Zero error of micro-ammeter = ...........µA
Trial No. Reverse Voltage (V) Reverse Current (µA)
1
2
3
4
5
6
7
8
9
10

Calculation:

The reverse characteristic is obtained by taking reverse voltage along – ve X-axis and reverse current along –ve Y-axis. As
the reverse voltage reaches a certain value, the reverse current increases to a large value, but the voltage across the diode
remains a constant. This is the break down voltage V z.

Result:
The reverse characteristic curve of the Zener diode is obtained.
The reverse breakdown voltage of the Zener diode, V = ………….V

PRECAUTIONS
1. Connections should be made neat and clean and as in the circuit diagram.
2. Zero error in measuring instruments (voltmeter and ammeter) should be corrected.
3. The key should be inserted only while taking observations, as excessive flow of current causes unnecessary
heating of the wire and the diode.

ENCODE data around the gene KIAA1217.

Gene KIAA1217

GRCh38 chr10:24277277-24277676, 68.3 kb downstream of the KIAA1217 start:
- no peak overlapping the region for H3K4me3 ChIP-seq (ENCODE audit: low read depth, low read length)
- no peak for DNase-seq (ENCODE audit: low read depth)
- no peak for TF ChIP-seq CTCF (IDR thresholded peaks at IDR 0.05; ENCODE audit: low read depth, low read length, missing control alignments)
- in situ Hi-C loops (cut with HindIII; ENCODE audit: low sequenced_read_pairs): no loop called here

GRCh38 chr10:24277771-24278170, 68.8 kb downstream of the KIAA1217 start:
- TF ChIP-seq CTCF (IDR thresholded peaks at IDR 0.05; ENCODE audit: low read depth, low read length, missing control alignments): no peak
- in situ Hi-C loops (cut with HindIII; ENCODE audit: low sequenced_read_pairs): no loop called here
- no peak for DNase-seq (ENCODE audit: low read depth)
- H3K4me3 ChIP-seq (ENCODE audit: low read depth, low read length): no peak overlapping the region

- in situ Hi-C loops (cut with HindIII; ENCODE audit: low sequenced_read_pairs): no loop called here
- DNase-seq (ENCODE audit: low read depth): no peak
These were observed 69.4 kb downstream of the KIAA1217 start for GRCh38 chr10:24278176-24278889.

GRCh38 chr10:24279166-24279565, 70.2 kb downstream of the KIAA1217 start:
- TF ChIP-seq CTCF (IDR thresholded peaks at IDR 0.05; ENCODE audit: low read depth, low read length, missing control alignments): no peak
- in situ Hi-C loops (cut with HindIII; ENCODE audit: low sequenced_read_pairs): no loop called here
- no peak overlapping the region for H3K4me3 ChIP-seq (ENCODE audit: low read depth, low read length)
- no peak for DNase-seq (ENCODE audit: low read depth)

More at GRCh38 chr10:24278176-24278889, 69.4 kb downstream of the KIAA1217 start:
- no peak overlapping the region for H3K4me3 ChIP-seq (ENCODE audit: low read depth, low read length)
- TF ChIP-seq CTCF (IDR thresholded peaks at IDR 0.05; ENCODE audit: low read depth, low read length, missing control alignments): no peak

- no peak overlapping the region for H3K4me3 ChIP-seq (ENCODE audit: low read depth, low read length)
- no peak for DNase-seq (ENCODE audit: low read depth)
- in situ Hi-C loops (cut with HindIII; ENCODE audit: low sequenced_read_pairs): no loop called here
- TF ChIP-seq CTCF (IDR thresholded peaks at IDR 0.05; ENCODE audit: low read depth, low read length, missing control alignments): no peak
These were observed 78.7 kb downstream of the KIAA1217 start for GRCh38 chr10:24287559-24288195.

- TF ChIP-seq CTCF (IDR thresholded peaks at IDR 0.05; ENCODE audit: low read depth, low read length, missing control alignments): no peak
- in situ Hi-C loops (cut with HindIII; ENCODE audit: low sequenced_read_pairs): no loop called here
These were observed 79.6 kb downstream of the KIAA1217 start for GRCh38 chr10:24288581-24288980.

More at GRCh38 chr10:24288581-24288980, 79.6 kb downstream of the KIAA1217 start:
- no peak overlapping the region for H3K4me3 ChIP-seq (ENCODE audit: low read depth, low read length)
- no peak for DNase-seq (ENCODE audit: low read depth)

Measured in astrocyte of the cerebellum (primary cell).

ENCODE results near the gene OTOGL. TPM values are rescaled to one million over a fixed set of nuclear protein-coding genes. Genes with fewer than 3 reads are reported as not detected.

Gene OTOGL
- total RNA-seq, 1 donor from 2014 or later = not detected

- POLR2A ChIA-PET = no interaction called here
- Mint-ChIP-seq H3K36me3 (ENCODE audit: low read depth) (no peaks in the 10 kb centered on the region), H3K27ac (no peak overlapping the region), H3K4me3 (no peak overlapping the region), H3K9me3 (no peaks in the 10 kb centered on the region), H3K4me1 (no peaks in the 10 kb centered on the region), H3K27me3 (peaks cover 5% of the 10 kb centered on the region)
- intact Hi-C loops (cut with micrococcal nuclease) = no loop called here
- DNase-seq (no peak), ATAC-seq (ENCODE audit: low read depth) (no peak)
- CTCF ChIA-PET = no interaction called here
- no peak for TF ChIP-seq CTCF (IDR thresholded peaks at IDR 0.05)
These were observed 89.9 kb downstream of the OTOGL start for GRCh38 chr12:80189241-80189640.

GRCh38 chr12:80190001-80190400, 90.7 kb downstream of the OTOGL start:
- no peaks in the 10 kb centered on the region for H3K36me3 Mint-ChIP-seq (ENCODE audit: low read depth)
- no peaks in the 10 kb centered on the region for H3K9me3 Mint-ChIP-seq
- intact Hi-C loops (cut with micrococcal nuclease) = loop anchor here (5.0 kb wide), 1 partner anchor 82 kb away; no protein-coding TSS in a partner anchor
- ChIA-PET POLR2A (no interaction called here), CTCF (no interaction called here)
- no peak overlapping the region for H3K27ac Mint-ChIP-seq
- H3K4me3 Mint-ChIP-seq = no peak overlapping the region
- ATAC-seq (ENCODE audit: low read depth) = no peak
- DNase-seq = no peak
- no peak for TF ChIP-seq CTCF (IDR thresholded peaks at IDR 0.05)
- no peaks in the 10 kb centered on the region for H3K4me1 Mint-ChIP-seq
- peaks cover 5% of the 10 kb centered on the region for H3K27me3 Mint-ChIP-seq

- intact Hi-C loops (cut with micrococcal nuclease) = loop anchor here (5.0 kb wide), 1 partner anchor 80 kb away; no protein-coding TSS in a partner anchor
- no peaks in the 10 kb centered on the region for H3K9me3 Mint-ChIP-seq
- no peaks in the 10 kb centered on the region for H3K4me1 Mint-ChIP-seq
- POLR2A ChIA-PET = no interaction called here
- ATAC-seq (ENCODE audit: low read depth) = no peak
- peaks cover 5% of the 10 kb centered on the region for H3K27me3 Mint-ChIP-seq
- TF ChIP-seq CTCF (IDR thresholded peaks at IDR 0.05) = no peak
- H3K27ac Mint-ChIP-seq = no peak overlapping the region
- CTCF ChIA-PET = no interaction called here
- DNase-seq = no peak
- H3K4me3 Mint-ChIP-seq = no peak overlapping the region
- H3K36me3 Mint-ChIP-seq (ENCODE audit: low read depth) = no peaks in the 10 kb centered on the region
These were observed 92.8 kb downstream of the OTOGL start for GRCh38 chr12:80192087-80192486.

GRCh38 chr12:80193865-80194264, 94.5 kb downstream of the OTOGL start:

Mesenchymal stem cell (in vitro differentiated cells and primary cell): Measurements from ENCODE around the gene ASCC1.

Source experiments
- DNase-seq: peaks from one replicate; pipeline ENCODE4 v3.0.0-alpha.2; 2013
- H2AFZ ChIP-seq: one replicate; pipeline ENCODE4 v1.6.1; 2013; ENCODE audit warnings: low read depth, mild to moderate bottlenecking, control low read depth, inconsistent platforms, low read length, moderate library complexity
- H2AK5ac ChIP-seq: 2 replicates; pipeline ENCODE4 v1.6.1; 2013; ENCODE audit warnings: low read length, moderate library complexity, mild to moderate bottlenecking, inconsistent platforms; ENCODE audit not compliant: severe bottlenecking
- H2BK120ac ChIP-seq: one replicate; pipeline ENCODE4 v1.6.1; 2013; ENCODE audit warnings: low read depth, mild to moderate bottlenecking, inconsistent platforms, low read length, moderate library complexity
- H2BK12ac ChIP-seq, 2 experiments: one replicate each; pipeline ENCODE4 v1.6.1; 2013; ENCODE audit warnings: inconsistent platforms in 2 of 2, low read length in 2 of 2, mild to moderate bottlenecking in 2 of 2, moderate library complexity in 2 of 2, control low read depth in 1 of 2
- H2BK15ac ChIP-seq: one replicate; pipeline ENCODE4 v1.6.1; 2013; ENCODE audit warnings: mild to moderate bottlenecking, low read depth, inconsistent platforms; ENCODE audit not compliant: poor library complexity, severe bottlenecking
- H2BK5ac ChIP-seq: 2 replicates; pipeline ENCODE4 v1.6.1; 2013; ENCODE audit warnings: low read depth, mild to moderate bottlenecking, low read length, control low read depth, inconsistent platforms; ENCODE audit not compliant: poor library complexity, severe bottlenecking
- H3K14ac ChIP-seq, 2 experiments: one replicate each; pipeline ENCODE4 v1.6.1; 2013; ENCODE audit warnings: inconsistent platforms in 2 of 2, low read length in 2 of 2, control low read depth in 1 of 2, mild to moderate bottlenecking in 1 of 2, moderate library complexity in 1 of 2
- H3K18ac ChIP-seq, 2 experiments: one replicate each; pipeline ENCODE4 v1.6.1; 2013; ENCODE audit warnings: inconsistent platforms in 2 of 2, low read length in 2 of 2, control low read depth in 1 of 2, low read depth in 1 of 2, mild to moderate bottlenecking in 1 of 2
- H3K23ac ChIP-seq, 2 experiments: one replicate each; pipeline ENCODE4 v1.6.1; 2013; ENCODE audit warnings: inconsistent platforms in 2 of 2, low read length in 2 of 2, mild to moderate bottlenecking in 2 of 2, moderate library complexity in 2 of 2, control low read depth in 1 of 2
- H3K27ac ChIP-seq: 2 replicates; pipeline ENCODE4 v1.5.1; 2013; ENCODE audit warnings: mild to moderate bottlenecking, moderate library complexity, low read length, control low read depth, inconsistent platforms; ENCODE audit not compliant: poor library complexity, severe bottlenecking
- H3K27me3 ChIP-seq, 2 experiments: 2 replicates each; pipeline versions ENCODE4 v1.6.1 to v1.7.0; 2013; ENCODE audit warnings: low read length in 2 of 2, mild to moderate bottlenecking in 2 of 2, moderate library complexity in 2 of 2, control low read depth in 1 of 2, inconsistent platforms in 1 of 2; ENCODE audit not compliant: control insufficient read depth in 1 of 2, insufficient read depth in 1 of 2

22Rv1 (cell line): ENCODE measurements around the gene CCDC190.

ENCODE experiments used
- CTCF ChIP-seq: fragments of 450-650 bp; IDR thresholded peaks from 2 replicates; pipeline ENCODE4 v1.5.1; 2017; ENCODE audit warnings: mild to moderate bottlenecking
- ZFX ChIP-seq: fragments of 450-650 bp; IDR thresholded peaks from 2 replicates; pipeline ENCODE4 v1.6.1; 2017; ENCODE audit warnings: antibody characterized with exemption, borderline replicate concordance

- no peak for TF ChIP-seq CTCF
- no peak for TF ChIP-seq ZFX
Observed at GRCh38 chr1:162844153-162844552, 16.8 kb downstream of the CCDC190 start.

SOURCES OF ERROR
1. Connections may not be correct
2. The Ammeter or Voltmeter may have zero error.
3. Keeping the key inserted continuously causes excessive flow of current and may lead the damage of diode ( even
ammeter and voltmeter )

*****

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Ex. No.15 Refractive index of water using convex lens and a plane mirror
AIM:
To find the Refractive index of water using convex lens and a plane mirror
APPARATUS AND MATERIAL REQUIRED
Double convex lens (focal length nearly 20 cm), plane mirror (bigger in size than the aperture of the lens),
laboratory stand fixed with a pin in clamp, metre scale, plumb line, water dropper

Theory:

The combination consists of a glass convex lens (radius of curvature of both the curved surfaces are
same, R and a water plano-concave lens of same radius of curvature, R. The focal length fw of water lens
can be determined from the relation between the three focal lengths. viz. f¢, f, and fw, i.e.,

## Also, from the lens maker’s formula for a plano-concave lens

PROCEDURE
1. Place the plane mirror on the base of a rigid laboratory stand keeping its reflecting surface upwards.
2. Place the convex lens on the plane mirror.
3. Fix a sharp-edged bright pin in the clamp and place it horizontally and above the lens. Adjust the position of the